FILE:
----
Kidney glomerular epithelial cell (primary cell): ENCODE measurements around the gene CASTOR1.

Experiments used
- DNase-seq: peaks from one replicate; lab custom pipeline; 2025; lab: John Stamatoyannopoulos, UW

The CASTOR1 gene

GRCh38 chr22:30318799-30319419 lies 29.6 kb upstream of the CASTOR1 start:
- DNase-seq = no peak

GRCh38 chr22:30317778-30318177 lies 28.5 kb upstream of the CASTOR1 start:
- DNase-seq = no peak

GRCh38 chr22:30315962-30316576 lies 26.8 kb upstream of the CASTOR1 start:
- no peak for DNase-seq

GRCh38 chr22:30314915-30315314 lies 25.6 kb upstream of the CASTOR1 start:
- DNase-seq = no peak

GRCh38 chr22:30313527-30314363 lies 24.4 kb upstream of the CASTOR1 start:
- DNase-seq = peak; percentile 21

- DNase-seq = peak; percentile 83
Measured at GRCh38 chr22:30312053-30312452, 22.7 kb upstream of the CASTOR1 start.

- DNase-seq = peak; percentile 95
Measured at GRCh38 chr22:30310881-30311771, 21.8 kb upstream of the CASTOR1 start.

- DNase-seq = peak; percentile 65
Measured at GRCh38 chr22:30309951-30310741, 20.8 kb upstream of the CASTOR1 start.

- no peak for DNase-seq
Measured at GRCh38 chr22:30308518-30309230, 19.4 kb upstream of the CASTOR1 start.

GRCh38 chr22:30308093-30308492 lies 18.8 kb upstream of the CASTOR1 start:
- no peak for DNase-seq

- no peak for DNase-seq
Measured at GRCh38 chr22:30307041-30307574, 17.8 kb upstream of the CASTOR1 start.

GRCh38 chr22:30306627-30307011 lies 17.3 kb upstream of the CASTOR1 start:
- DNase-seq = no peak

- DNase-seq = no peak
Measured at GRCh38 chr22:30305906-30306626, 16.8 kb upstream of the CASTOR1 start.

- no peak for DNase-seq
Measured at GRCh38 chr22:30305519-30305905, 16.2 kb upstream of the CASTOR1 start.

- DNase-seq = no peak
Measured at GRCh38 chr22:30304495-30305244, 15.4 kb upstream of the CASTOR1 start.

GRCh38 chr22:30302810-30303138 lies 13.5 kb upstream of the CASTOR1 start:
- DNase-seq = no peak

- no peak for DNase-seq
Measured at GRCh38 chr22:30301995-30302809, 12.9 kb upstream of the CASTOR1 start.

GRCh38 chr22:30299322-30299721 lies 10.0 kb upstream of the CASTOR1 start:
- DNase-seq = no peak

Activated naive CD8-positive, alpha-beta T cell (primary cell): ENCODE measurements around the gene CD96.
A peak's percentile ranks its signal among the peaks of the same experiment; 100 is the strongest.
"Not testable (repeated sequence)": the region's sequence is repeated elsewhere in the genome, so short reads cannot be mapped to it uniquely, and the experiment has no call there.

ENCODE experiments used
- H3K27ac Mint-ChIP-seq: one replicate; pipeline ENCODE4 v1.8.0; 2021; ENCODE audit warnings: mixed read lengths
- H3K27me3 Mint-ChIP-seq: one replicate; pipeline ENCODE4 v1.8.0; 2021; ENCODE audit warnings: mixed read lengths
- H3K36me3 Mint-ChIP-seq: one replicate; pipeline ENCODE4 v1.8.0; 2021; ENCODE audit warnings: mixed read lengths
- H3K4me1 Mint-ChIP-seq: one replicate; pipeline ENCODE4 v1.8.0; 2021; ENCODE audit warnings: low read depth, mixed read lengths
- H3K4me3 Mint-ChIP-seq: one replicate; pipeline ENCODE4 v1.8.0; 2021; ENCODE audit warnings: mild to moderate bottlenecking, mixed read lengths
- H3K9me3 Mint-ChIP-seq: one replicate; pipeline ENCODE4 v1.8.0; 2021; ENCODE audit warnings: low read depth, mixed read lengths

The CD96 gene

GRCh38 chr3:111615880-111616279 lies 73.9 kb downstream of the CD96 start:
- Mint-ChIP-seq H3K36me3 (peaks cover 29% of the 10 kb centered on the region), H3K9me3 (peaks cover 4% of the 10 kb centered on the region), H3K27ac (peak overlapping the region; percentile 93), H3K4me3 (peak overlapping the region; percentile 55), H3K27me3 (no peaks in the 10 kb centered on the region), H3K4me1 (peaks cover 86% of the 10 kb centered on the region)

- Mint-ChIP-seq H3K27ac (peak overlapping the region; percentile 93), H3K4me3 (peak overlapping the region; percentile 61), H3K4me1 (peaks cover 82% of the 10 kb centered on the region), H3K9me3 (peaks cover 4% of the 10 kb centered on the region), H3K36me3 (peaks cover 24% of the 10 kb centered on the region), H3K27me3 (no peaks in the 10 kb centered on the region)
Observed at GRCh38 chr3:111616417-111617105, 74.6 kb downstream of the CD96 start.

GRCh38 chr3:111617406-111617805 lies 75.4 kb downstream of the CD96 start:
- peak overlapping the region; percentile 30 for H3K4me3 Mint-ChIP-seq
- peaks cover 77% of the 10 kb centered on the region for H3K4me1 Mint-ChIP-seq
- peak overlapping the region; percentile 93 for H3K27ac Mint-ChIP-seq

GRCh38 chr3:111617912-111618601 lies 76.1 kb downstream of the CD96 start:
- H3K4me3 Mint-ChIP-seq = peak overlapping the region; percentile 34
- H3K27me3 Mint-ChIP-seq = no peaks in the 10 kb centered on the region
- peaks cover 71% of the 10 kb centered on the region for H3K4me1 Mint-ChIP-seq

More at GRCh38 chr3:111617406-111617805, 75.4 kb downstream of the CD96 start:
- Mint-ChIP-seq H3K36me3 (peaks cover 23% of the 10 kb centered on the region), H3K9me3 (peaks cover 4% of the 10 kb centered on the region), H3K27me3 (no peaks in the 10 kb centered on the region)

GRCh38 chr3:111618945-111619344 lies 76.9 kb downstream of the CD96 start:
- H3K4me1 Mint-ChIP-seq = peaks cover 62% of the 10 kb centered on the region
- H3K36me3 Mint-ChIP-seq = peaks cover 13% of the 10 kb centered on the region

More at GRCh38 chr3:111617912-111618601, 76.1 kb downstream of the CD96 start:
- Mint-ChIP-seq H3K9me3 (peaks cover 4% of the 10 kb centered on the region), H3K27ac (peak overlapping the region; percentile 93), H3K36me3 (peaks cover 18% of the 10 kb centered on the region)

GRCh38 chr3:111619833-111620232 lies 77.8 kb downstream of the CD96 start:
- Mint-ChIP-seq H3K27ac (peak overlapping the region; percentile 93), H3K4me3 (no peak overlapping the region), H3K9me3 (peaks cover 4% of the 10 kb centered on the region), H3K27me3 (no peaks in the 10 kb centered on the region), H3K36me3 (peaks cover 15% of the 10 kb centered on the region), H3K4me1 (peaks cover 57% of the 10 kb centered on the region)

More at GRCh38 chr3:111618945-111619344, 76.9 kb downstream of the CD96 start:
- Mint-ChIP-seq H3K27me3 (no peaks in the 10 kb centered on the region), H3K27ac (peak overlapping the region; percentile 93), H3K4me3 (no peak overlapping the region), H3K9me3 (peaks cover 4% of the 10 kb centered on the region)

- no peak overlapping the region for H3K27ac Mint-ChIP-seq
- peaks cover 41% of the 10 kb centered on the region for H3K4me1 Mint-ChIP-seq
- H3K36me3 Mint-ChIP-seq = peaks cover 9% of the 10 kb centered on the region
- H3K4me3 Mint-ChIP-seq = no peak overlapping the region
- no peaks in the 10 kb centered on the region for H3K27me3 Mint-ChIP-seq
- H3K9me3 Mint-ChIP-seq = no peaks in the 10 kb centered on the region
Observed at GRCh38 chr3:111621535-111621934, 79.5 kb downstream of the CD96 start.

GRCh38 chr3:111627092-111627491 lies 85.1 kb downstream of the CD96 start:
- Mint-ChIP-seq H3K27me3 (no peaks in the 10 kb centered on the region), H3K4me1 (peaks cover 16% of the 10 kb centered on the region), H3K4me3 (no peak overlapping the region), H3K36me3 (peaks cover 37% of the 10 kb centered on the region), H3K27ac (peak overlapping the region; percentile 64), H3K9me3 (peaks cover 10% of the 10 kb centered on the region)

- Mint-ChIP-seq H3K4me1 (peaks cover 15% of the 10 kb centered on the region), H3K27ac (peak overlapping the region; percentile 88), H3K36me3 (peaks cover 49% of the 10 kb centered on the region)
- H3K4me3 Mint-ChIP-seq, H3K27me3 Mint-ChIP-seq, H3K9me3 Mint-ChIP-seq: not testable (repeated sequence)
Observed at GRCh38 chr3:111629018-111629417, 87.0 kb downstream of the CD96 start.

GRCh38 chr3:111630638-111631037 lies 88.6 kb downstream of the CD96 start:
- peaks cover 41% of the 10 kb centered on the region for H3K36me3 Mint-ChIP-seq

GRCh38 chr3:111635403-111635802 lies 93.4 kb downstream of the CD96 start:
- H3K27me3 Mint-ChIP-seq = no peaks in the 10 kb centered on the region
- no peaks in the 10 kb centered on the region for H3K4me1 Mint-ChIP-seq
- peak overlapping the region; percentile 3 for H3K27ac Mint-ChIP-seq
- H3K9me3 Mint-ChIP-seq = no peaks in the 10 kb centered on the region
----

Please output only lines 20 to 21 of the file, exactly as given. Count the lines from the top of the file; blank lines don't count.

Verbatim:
Measured at GRCh38 chr22:30309951-30310741, 20.8 kb upstream of the CASTOR1 start.

- no peak for DNase-seq